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    After losing their loved one to suicide, Pete Jones' family decided to do something.

    Photos by Thomas Elmallakh

    Last December, 23-year-old Pete Jones took his own life. He had completed a bachelor's degree in mechanical engineering at the University of Alabama on a full scholarship, and was working on a master's at UofL. He loved sports, especially basketball and football. His sister still thinks of him whenever she listens to The Killers.

    Pete had been living with depression since he was a teenager, but it wasn’t until his twenties that he shared his struggles with his family and pursued treatment. After losing Pete, his family wondered how they could contribute to the movement to destigmatize mental illness, and especially how to engage adolescents. (Researchers for the Centers of Disease Control and Prevention found a significant increase in suicides among teenagers from 1975 to 2015.) They formed the Pete Foundation for Depression Prevention, with hopes of starting outreach programs. For their first major project, they decided to throw a music festival on some property the Jones family had acquired a few years earlier — Pete’s mother, Molly Jones, says that she hadn’t known what to do with the land, that the family had done some gardening there, but little else. It seemed like it was meant to be.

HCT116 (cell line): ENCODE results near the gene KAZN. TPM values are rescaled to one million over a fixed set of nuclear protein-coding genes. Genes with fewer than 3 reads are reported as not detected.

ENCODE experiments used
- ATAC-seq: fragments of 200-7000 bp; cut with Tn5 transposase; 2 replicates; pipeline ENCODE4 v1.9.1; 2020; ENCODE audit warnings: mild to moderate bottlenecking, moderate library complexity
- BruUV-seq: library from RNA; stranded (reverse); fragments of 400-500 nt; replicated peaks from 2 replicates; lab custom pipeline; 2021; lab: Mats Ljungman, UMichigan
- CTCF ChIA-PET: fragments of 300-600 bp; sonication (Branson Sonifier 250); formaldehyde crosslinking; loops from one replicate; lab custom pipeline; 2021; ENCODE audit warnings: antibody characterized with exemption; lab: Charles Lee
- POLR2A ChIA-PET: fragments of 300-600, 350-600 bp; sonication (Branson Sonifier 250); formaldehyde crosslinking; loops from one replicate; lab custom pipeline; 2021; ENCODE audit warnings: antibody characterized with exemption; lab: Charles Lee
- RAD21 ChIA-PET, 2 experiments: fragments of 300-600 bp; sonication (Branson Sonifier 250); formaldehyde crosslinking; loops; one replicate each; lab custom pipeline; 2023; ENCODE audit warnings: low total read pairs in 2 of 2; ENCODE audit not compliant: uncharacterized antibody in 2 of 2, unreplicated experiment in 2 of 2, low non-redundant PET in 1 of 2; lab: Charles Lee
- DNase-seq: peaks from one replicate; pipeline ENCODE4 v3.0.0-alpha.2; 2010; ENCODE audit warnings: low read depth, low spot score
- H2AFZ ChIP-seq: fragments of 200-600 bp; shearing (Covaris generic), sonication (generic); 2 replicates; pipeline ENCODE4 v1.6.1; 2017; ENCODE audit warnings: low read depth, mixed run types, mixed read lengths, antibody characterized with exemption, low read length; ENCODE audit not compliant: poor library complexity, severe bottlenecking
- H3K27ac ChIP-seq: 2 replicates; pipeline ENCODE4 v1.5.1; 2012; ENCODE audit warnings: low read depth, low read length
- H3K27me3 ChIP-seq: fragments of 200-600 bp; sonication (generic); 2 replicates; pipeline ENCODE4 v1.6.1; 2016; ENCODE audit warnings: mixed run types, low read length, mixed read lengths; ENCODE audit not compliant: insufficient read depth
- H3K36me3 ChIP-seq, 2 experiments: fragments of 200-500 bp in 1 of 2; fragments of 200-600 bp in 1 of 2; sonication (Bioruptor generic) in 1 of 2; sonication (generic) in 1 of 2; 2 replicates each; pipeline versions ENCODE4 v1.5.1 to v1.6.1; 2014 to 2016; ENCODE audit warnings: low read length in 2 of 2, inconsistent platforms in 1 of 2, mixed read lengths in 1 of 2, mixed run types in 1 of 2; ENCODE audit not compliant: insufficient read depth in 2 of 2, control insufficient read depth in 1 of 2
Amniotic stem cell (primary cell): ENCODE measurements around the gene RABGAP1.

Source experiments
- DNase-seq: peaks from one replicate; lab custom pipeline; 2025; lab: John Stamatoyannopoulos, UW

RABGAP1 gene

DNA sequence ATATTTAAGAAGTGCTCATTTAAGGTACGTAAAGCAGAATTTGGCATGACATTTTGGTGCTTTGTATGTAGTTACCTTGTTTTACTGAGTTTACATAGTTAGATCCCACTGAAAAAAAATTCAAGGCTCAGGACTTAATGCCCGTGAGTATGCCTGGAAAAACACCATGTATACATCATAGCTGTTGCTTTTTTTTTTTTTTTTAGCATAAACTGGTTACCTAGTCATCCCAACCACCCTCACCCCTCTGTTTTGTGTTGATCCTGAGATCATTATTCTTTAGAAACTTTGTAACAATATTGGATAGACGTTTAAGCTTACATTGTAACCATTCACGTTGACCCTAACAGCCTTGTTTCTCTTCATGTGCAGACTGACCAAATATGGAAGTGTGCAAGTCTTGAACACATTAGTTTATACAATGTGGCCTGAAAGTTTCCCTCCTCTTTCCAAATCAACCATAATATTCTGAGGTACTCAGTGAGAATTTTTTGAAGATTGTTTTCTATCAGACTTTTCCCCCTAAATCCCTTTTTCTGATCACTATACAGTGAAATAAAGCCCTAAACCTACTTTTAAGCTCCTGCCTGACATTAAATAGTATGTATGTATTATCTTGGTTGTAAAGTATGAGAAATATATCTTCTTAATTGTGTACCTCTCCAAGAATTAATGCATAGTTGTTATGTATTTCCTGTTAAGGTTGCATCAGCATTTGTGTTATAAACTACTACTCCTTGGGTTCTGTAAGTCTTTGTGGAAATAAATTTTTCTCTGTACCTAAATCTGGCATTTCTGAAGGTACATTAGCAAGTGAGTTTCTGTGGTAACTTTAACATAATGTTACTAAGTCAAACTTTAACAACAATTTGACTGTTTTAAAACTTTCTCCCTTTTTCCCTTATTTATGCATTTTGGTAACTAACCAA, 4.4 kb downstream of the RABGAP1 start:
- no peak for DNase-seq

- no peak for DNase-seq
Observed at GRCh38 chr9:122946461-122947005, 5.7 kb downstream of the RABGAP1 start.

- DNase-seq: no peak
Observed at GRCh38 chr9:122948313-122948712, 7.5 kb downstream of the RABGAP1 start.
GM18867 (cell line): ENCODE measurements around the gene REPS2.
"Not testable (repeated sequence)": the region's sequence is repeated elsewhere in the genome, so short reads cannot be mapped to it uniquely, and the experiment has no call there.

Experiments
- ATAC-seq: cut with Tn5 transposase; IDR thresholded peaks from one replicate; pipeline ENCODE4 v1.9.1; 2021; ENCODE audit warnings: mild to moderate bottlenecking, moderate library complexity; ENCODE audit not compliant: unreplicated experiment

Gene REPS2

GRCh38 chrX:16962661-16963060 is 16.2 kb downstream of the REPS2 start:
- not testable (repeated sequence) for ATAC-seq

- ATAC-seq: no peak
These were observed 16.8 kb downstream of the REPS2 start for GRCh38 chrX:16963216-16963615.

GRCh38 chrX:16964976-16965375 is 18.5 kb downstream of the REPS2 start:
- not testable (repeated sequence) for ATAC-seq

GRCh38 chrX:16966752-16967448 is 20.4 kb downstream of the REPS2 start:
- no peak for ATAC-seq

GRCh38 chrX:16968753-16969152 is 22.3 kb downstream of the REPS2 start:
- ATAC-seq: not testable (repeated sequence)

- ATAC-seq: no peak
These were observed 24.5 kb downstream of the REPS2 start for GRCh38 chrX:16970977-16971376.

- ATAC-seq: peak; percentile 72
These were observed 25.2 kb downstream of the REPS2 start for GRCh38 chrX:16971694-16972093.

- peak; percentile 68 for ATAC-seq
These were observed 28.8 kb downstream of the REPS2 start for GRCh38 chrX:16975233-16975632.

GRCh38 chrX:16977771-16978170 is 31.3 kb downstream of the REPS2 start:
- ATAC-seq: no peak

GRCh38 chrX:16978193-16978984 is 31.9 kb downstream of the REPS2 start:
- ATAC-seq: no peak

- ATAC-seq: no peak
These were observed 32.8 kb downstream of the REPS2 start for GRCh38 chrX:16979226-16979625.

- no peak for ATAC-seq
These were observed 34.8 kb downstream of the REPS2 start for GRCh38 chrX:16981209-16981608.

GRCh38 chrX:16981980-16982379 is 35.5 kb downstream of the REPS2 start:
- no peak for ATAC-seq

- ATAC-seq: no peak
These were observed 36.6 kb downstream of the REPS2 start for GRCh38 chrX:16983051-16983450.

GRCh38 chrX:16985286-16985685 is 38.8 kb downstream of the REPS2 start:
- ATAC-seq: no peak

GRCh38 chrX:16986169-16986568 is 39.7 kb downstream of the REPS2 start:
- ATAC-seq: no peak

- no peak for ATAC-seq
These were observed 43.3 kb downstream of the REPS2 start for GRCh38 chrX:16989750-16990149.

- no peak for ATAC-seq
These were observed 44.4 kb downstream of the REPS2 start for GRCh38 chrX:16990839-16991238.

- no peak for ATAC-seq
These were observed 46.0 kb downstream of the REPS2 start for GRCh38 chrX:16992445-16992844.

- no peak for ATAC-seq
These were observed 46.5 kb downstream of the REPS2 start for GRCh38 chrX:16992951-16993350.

Posters for the festival featuring a green elephant with lighter green stripes — the coloration an homage to Pete’s favorite hoodie — advertised a lineup of 30 local and regional bands, including local favorites Dr. Dundiff, Cheyenne Mize and Frederick the Younger. Curio Key Club put together a super band to perform Paul Simon’s “Graceland,” with two of the guys from Houndmouth, Mize, vocalist Carly Johnson, percussionist Meg Samples, Chris Rodahaffer and Vandaveer’s Mark Charles Heidinger.

    Jones says the foundation’s mission has resonated with a broad swath of people. “Every time I turn around,” she says, "someone has a personal story to share about mental illness or suicide." You can see our photos from the first Petefest below. To learn more about the Pete Foundation, visit their website

     

     

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